The University has halted construction on the North Campus Residential Expansion project until further notice, following new state regulations in response to the coronavirus pandemic.
On March 27, Gov. Andrew Cuomo (D-N.Y.) temporarily suspended all non-essential construction statewide through at least April 19 — which includes a halt to residential and commercial building.
The NCRE project will eventually provide approximately 1,200 new beds for first-year students and 800 for second-year students.
After completion, the expansion in residential facilities will allow Cornell to house “100 percent of its first-year students in developmentally appropriate campus housing and 100 percent of its sophomores in campus residence halls, co-ops and Greek Housing,” according to the site plan.
The project also includes the construction of a new North Campus fitness center, parking lot, cafe and a 1,200 seat dining hall, which will replace an aging Robert Purcell Market Eatery.
The University separated the project into two phases, the first of which it initially planned to complete by fall 2021. After constructing the first-year student site, construction would continue to the sophomore housing phase, originally planned to be ready for students by fall 2022.
However, the pandemic has complicated that timeline, leaving students worried about the future availability of guaranteed, on-campus housing.
Carolyn Chun ’22, who would be a senior by the time of NCRE’s previously-expected completion date, expressed concern for next year’s incoming Class of 2025, which may no longer be able to reap the benefits of complete housing that the project had initially promised.
“I think that Cornell housing is responsible for and should prioritize accommodating those they guaranteed housing to, while still ensuring workers’ health and safety,” Chun said.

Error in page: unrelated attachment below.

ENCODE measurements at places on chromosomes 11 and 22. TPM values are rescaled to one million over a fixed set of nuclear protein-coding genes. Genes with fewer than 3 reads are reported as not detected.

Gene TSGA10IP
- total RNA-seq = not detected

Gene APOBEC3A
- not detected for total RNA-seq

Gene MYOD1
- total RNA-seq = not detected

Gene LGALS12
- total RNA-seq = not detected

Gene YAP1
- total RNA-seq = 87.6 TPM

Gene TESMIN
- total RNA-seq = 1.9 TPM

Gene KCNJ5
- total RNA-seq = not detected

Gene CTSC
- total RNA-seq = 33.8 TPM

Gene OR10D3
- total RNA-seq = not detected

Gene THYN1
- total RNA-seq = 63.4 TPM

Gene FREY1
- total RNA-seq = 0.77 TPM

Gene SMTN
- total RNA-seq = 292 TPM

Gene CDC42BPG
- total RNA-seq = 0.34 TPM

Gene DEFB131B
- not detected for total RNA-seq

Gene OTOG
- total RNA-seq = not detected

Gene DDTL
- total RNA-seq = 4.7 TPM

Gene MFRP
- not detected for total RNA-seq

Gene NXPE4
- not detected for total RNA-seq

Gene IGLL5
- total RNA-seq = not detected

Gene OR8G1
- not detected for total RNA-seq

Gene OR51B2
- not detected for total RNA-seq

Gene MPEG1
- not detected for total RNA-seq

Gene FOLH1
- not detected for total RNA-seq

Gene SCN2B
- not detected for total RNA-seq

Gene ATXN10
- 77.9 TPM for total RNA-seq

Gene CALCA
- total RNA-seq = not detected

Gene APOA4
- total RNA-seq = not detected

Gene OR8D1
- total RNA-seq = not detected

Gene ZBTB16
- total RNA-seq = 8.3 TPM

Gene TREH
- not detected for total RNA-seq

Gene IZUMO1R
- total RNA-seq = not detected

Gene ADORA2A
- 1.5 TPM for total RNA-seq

Chris Davenport, project manager for Facilities and Campus Services, said he remains unsure how the temporary halt to construction will impact anticipated completion dates.
“It’s too early to say how, or how much, our timeline is going to be affected by the COVID-19 pandemic,” Davenport wrote in an email to The Sun. “At this time, we don’t know how long it’s going to last. When we have a better idea of when work will resume, we will reevaluate our timeline.”
According to Davenport, NCRE construction workers continued building and planning up until the mandatory suspension. However, the University implemented several precautions to ensure workers’ health and safety.
Hand-washing stations were placed throughout the various construction sites, and more frequent cleaning was enforced. The project also mandated a two-shift system, with one half of the workforce reporting earlier in the morning and the second later in the day in an attempt to lower the density of workers at any given time.
As of now, the University has not changed the original building plans as a result of the temporary construction suspension, Davenport said, adding that Facilities and Campus Services will continue to monitor the project’s progress.
“As with most of the world and in most industries, the information and impacts of COVID-19 are changing daily,” Davenport said. “Our project team is working diligently to track those impacts related to NCRE.”